1. State the focus of the session and its relevance to the ASTE membership
A Tuskegee University led multi-institution, multidisciplinary Math and Science Partnership (MSP) of the National Science Foundation (NSF) is implementing contemporary evidenced-based interventions to improve Science education in the middle grades in ten school districts of the socio-economically and educationally disadvantaged Alabama Black Belt region. The cornerstone of the partnership is the development, classroom delivery and evaluation of unconventional, but innovative NanoBio science-based course modules to teach middle grades science concepts in the ten partner school districts of the Black Belt region. To-date, thirty-five such modules have been developed and tested by the Tuskegee Partnership, some of which have been refereed and published by the Alabama Learning Exchange (ALEX) – a testimony to their high quality and alignment to standards. Partnerships are critical in the development of our modules, which include collaborative efforts by STEM and education faculty, and in-service and pre-service teachers. The partnership offers an extensive teacher training component to prepare approximately 90 in-service middle grades science teachers in the use of the course modules in the classroom. Approximately 8,000 students from high needs schools across the partnership are benefiting from these newly created instructional resources, many of whom come from groups that are traditionally underrepresented in STEM. Various measures reveal increases of upto 29% in student test scores as a result of these instructional resources.
Our comprehensive workshop session focuses on the demonstration of 4 course modules that have been developed by the Tuskegee partnership. Workshop participants will wear their “student hats”, and will experience hands-on, several middle grades science concepts covered by these four modules. In addition, presentations by the partnership’s educational research and evaluation teams whose focus is to investigate the impact of these modules on the science teaching process, will describe student learning outcomes and changes in teacher instructional practices.
Our proposed session is relevant to the ASTE membership and its mission which is to promote excellence in science teacher education through scholarship and innovation to prepare and provide professional development for teachers of science at all grade levels. The exclusive teaching resources developed by the Tuskegee partnership are exciting, innovative and cutting edge efforts by adopting “beyond the commonplace approaches” to address science teaching and learning challenges in the most challenging region of the country, the Black Belt of Alabama, which is also referred to as the “Third World of America”.
2. Describe the sequence and duration of activities. What are the main ideas and what are the events that would occur? What do you expect the attendees to learn?
A complete description of the two comprehensive workshops that we propose to offer at the 2016 ASTE meeting is given below. Abstracts for each presentation convey the main ideas that will be discussed. Attendees will learn (1) Innovative approaches to teaching middle grades science concepts that students typically find challenging to understand; and, (2) Impacts of these innovations on science learning outcomes and attitudes through research and evaluative components of the partnership.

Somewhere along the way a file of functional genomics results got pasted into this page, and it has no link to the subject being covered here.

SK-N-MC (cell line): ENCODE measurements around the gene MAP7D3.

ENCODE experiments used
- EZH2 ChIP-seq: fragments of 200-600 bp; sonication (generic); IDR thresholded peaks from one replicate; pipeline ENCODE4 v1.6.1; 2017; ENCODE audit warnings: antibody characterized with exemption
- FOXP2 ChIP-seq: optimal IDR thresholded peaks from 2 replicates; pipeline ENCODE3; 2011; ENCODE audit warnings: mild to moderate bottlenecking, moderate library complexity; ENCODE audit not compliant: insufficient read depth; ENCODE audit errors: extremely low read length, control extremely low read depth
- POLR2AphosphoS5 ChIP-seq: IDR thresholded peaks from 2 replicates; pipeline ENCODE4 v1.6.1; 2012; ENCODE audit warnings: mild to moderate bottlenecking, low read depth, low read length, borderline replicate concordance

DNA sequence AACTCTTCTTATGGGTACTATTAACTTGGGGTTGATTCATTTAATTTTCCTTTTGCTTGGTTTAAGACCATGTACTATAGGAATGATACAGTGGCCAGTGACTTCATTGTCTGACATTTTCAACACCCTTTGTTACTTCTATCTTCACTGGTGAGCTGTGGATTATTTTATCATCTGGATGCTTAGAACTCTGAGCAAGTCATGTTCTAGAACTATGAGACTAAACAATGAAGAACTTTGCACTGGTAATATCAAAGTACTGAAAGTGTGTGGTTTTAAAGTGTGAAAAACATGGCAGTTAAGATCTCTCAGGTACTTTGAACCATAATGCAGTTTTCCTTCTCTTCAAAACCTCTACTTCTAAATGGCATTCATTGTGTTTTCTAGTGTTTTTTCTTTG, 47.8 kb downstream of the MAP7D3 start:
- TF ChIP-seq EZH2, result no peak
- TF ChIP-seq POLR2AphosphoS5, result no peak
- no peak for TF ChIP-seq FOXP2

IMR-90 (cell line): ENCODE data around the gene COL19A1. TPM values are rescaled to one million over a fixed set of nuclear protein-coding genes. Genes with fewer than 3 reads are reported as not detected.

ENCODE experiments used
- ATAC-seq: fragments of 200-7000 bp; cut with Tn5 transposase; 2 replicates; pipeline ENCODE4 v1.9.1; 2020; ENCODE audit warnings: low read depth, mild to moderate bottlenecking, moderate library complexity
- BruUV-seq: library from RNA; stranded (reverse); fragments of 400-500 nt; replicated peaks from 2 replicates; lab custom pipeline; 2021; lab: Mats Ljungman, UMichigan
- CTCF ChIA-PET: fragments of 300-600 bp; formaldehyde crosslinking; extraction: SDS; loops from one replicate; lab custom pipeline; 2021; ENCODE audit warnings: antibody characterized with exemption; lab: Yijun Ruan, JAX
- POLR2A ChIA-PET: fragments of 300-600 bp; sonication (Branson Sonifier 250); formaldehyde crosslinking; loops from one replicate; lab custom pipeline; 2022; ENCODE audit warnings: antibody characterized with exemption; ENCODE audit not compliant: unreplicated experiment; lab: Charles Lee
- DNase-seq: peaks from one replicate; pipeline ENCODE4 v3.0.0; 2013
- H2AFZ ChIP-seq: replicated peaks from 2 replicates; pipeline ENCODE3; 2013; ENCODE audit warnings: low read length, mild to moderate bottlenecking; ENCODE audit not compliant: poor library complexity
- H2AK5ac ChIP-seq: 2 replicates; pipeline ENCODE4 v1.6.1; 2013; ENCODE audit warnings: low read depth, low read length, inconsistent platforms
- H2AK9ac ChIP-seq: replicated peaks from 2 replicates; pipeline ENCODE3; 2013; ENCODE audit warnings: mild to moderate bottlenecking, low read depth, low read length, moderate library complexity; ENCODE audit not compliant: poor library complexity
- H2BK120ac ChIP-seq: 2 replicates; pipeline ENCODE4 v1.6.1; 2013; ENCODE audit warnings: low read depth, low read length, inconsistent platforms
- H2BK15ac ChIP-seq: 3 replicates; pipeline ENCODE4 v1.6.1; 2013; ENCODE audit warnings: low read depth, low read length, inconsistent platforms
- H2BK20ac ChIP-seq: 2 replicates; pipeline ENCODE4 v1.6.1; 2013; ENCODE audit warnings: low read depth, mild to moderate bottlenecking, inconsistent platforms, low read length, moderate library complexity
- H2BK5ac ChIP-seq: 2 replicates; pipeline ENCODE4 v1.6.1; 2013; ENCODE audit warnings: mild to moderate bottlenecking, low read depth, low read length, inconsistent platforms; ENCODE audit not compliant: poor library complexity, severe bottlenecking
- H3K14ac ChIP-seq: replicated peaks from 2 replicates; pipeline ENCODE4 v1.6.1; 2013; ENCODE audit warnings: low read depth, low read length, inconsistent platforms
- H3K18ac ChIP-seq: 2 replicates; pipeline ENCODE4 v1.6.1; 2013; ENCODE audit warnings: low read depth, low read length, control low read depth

Workshop 1 (2.5 hours)
1. Title: The Periodic Table Goes Live! (50 Minutes)
Grade Level: 8
Presenters: Dr. Alicia Curry and Dr. Michael Curry – Tuskegee University
Abstract: Research typically identifies the attrition point for interest in pursuing science as a career starts in the middle school classrooms. This suggests that the middle school years are very impressionable and, depending on the how science concepts are displayed, students will either love it or hate it. Thus, the intent of this module is to provide middle school science classrooms with exiting supplemental, hands-on science activities that can be used to enhance science instruction. In this session, participants will identify (1) Characteristics of selected elements from the periodic table; (2) Elements from the periodic table that are found in common household products; and (3) Characteristics of selected elements from the periodic table by completing a research project.
2. Title: Barn Owl Pellet Dissection for Middle School Students Via 5-E Inquiry Model (50 Minutes)
Grade Level: 7
Presenters: Mrs. Ruth Liddell, Dr. Dorothy Payne, and Mrs. Shirley Scarbrough – Alabama State University
Abstract: This module describes characteristics common to living things including growth and development, reproductions, cellular organization, use of energy exchange of gases and response to the environment, and predicting how an organism’s behavior impacts the environment. Module activities relate major tissues and organs of skeletal, circulatory, respiratory, nervous, and digestive systems to their functions. Biotic and abiotic factors in the environment are described. As part of the module demonstration, participants will dissect Barn Owl pellets. They will compare various types of data collected from the pellets. They will also make predictions; perform mathematical calculations; construct a graph; classify bones into types; separate bones by prey type; and draw conclusions about the owl’s environment based on the dissection findings. The “5-E Inquiry” framework will serve as the underlying teaching model.
3. Title: Research Findings of a Qualitative Study to Investigate the Impacts of the NanoBio Science Partnership Course Modules on Science Instruction (20 Minutes)
Presenters: Dr. Melody Russell – Auburn University and Dr. Jenice Goldston – The University of Alabama